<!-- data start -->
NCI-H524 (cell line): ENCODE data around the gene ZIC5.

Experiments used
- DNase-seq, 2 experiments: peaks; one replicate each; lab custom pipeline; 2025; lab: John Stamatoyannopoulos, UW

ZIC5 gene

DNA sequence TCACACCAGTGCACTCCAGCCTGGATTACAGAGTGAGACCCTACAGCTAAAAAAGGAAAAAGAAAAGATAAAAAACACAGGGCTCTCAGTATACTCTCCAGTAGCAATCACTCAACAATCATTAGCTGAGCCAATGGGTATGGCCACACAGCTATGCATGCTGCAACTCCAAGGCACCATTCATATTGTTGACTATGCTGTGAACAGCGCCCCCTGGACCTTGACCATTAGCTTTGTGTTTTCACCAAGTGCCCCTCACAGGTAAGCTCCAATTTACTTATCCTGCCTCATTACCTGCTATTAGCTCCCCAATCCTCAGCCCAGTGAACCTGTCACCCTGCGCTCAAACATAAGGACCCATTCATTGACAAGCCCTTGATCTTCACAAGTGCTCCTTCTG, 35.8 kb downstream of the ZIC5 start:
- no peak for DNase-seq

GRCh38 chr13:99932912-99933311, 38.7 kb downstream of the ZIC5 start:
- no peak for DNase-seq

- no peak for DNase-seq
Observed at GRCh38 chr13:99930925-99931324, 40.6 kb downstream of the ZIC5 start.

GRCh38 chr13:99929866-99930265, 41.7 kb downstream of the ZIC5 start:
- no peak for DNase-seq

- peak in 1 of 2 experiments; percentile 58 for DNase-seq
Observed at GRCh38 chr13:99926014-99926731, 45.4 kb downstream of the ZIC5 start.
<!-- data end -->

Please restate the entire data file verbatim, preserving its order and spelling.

NCI-H524 (cell line): ENCODE data around the gene ZIC5.

Experiments used
- DNase-seq, 2 experiments: peaks; one replicate each; lab custom pipeline; 2025; lab: John Stamatoyannopoulos, UW

ZIC5 gene

DNA sequence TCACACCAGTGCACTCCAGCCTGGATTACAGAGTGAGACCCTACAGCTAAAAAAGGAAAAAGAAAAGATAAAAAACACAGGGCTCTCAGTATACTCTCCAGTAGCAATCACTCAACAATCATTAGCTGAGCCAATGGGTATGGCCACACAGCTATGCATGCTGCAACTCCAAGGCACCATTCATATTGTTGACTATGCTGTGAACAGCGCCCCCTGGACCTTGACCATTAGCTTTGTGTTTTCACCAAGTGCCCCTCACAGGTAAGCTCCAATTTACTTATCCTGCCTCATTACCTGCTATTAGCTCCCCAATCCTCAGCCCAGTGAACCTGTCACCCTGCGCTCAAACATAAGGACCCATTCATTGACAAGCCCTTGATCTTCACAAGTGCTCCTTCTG, 35.8 kb downstream of the ZIC5 start:
- no peak for DNase-seq

GRCh38 chr13:99932912-99933311, 38.7 kb downstream of the ZIC5 start:
- no peak for DNase-seq

- no peak for DNase-seq
Observed at GRCh38 chr13:99930925-99931324, 40.6 kb downstream of the ZIC5 start.

GRCh38 chr13:99929866-99930265, 41.7 kb downstream of the ZIC5 start:
- no peak for DNase-seq

- peak in 1 of 2 experiments; percentile 58 for DNase-seq
Observed at GRCh38 chr13:99926014-99926731, 45.4 kb downstream of the ZIC5 start.